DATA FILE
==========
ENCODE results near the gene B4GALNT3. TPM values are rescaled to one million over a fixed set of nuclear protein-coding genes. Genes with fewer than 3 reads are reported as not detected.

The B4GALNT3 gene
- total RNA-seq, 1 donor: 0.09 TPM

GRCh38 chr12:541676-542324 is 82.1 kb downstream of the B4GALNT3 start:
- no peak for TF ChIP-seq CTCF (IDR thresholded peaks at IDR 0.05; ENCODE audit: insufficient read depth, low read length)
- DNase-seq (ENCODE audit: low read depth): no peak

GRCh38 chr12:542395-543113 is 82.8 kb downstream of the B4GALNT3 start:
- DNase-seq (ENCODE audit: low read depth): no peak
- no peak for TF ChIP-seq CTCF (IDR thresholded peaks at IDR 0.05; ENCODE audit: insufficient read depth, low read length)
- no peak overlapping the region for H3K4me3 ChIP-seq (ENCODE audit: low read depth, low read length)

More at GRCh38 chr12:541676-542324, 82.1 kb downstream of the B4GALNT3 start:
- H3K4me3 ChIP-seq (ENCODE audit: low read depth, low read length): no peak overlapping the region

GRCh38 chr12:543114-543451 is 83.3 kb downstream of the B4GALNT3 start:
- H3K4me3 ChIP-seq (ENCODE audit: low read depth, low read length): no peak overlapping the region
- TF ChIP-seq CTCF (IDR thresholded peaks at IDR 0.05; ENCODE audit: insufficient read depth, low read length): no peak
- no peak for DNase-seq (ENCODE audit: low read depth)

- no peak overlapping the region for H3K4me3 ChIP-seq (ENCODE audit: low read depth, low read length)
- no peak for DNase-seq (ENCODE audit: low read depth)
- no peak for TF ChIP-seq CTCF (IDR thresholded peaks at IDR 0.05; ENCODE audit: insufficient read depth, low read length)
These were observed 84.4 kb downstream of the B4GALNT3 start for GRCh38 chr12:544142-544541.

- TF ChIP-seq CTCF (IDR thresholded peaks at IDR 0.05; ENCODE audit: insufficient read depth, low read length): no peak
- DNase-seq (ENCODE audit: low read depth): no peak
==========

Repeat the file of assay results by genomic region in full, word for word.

ENCODE results near the gene B4GALNT3. TPM values are rescaled to one million over a fixed set of nuclear protein-coding genes. Genes with fewer than 3 reads are reported as not detected.

The B4GALNT3 gene
- total RNA-seq, 1 donor: 0.09 TPM

GRCh38 chr12:541676-542324 is 82.1 kb downstream of the B4GALNT3 start:
- no peak for TF ChIP-seq CTCF (IDR thresholded peaks at IDR 0.05; ENCODE audit: insufficient read depth, low read length)
- DNase-seq (ENCODE audit: low read depth): no peak

GRCh38 chr12:542395-543113 is 82.8 kb downstream of the B4GALNT3 start:
- DNase-seq (ENCODE audit: low read depth): no peak
- no peak for TF ChIP-seq CTCF (IDR thresholded peaks at IDR 0.05; ENCODE audit: insufficient read depth, low read length)
- no peak overlapping the region for H3K4me3 ChIP-seq (ENCODE audit: low read depth, low read length)

More at GRCh38 chr12:541676-542324, 82.1 kb downstream of the B4GALNT3 start:
- H3K4me3 ChIP-seq (ENCODE audit: low read depth, low read length): no peak overlapping the region

GRCh38 chr12:543114-543451 is 83.3 kb downstream of the B4GALNT3 start:
- H3K4me3 ChIP-seq (ENCODE audit: low read depth, low read length): no peak overlapping the region
- TF ChIP-seq CTCF (IDR thresholded peaks at IDR 0.05; ENCODE audit: insufficient read depth, low read length): no peak
- no peak for DNase-seq (ENCODE audit: low read depth)

- no peak overlapping the region for H3K4me3 ChIP-seq (ENCODE audit: low read depth, low read length)
- no peak for DNase-seq (ENCODE audit: low read depth)
- no peak for TF ChIP-seq CTCF (IDR thresholded peaks at IDR 0.05; ENCODE audit: insufficient read depth, low read length)
These were observed 84.4 kb downstream of the B4GALNT3 start for GRCh38 chr12:544142-544541.

- TF ChIP-seq CTCF (IDR thresholded peaks at IDR 0.05; ENCODE audit: insufficient read depth, low read length): no peak
- DNase-seq (ENCODE audit: low read depth): no peak